Film Score Monthly
Screen Archives Entertainment 250 Golden and Silver Age Classics on CD from 1996-2013! Exclusive distribution by SCREEN ARCHIVES ENTERTAINMENT.
Wild Bunch, The King Kong: The Deluxe Edition (2CD) Body Heat Friends of Eddie Coyle/Three Days of the Condor, The It's Alive Ben-Hur Nightwatch/Killer by Night Gremlins Space Children/The Colossus of New York, The
FSM HOME MESSAGE BOARD FSM CDs FSM ONLINE RESOURCES FUN STUFF ABOUT US  SEARCH FSM   
LOG IN
Forgot Login?
Register
Search Archives
Film Score Friday
Latest Edition
Previous Edition
Archive Edition
The Aisle Seat
Latest Edition
Previous Edition
Archive Edition
View Mode
Regular | Headlines
All times are PT (Pacific Time), U.S.A.
Site Map
Visits since
February 5, 2001:
14916936
© 2017 Film Score Monthly.
All Rights Reserved.
Keyword:   Label: 
  Section:  Author:
Month:   Year:  
NEXT 10 >>   
Aisle Seat 7-25: Summer Sizzler Edition
Posted By: Andy Dursin 7/24/2017 - 9:00 PM
Christopher Nolan’s new film DUNKIRK (**½, 107 mins., PG-13) is likely to divide viewers into two camps: those who feel the picture is a brilliant piece of cinema, and everybody else. Despite the mostly positive reviews, I regrettably found myself in the latter camp as this clinical “immersive viewing experience” played itself out.
Comments: 1  (read on)
Aisle Seat 7-18: 4K Summer Rundown
Posted By: Andy Dursin 7/17/2017 - 9:00 PM
When you get right down it, for a pop-culture icon like King Kong, it’s surprising that the Big Ape hasn’t had a whole lot of cinematic success. Sure, the 1933 RKO original is an all-time masterwork, but you can’t say the same about its hastily produced sequel “Son of Kong,” its decent – if not somewhat overlooked – 1976 Dino DeLaurentiis remake, or that version’s own, terrible follow-up “King Kong Lives.” A pair of ‘60s Toho productions brought Kong to Japan – including a silly skirmish with Godzilla – and the best you can say about them is that they’re at least more fun than Peter Jackson’s self-indulgent 2005 remake of the original, which was both miscast and painfully overlong.
Comments: 0  (read on)
Aisle Seat 7-11: Species, Warner Archive Wrap
Posted By: Andy Dursin 7/10/2017 - 9:00 PM
Like a lot of successful screenwriters who get their first crack at directing their own Hollywood movie, Oscar-winner John Patrick Shanley’s romantic-comedy JOE VERSUS THE VOLCANO (***, 102 mins., 1990, PG; Warner Archive) turned out to be overly self-indulgent and too “out there” for many viewers. However, those who were able to buy into the film’s light, fairy tale atmosphere were rewarded with a unique and engaging comic fantasy that has attracted a cult following since its original release.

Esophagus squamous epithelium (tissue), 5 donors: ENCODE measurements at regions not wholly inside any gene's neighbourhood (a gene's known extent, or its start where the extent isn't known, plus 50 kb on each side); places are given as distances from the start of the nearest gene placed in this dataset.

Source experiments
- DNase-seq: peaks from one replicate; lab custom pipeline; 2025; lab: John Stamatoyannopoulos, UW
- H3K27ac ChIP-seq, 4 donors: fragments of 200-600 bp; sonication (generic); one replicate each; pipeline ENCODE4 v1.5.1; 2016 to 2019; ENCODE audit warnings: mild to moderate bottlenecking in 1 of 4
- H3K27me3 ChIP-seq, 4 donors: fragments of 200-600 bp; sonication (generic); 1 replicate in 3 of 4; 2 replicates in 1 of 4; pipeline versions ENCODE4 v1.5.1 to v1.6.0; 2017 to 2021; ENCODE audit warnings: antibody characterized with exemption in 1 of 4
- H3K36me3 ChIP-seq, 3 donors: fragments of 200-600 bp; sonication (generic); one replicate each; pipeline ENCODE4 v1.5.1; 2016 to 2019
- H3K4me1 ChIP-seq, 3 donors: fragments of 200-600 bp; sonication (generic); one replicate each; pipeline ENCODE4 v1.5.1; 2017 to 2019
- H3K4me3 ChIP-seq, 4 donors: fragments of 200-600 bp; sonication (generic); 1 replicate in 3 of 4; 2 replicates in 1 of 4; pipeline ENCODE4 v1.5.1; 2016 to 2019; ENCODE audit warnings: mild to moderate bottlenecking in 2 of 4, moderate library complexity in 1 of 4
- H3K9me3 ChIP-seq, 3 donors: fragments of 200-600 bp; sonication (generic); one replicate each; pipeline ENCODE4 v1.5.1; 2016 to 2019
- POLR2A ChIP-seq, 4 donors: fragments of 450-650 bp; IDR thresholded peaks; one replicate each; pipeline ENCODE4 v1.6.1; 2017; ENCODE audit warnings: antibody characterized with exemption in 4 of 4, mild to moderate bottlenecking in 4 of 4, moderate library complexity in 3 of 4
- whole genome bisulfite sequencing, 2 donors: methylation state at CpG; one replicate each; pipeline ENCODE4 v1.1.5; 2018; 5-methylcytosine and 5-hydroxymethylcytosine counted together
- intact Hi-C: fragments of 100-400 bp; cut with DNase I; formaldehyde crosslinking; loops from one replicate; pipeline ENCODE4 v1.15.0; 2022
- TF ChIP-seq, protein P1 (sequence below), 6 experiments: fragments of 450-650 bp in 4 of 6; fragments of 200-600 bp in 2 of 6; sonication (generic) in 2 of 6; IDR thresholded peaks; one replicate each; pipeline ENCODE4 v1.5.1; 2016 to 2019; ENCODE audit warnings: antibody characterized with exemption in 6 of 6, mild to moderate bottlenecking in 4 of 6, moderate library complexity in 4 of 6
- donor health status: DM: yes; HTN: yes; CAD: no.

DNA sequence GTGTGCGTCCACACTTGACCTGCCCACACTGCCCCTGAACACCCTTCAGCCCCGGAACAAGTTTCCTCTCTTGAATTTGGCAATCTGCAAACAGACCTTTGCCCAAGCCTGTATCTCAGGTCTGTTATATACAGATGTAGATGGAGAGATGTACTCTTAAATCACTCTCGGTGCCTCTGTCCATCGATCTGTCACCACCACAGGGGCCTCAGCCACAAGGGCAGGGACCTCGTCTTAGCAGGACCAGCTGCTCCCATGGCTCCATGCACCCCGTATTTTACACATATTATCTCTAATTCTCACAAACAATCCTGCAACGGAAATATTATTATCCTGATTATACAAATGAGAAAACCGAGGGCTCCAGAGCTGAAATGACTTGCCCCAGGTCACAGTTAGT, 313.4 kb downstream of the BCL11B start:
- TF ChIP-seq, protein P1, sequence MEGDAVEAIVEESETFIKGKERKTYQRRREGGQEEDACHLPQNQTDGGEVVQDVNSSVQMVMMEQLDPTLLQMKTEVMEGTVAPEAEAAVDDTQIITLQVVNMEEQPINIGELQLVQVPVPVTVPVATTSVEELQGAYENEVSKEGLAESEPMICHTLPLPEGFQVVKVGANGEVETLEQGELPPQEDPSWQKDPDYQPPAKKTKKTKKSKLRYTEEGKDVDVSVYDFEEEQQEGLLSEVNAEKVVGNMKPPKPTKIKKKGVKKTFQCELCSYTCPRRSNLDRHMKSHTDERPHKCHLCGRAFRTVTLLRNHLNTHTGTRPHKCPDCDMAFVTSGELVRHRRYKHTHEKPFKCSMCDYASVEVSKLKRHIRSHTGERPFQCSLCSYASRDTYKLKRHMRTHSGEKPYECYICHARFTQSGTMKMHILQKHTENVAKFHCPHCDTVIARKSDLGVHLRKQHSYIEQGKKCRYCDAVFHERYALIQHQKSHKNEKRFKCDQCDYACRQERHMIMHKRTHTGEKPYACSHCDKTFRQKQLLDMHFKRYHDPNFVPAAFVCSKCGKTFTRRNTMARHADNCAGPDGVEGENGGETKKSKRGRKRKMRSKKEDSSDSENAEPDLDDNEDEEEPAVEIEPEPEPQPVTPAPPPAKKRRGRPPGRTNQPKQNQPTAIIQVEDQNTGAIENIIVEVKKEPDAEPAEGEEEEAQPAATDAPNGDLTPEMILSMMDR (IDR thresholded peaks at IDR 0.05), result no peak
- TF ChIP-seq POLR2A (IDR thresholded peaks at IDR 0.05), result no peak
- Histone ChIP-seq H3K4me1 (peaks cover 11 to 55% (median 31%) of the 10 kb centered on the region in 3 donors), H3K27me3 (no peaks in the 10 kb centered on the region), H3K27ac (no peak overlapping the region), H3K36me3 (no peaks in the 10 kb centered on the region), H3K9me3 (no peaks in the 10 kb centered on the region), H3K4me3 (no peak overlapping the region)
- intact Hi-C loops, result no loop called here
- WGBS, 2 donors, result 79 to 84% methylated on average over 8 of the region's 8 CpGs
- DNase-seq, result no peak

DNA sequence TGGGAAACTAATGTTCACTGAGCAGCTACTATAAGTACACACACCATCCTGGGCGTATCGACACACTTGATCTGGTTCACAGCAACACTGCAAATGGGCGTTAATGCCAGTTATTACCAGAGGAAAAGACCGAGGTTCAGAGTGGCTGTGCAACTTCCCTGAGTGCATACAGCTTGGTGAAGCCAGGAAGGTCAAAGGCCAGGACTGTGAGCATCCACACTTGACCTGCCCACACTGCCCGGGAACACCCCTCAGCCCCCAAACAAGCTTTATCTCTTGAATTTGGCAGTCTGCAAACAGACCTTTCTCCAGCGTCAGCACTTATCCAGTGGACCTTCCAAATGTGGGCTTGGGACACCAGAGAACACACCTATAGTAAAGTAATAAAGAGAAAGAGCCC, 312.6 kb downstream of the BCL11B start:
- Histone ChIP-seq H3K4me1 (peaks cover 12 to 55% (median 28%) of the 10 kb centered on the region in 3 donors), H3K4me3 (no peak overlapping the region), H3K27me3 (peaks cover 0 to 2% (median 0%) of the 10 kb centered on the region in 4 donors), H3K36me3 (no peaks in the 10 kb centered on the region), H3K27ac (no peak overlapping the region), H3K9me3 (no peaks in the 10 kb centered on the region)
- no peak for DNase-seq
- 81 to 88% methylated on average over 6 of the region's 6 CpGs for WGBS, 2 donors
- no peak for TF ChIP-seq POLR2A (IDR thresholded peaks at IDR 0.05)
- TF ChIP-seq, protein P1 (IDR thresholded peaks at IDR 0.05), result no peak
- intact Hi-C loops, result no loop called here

Comments: 4  (read on)
Aisle Seat 7-4: A Fourth of July Special
Posted By: Andy Dursin 7/3/2017 - 9:00 PM
When it premiered as a one-shot NBC special on September 9th, 1967, ROWAN & MARTIN’S LAUGH-IN broke new ground on television. Viewers had scarcely seen such a rapid-fire comic anthology on TV before, and the hour-long program was the right show at the right time in the turbulent late ‘60s. “Laugh-In” was timely, motivated by generation-gap/culture-clash jokes, the hippie movement, and provided the right tonic for audiences looking to laugh while the country was embroiled in numerous struggles socially, politically and militarily. Ratings for the initial special were strong, leading to a weekly series that aired on Mondays at 8pm starting in January of ‘68 – a time slot the series would occupy until it signed off, finally, in May of 1973.
Comments: 1  (read on)
Aisle Seat 6-27: A Pink Panther Celebration
Posted By: Andy Dursin 6/26/2017 - 9:00 PM
Despite being one of its more lucrative commercial properties, MGM seemingly held on to the Blu-Ray rights of “The Pink Panther” series for many years, resulting in everything except the original “Panther” bypassing the high-definition format. After years of speculation and rumored releases, the series – all of it – is finally out on Blu-Ray for the first time this week, via separate efforts from Shout! Factory and Kino Lorber.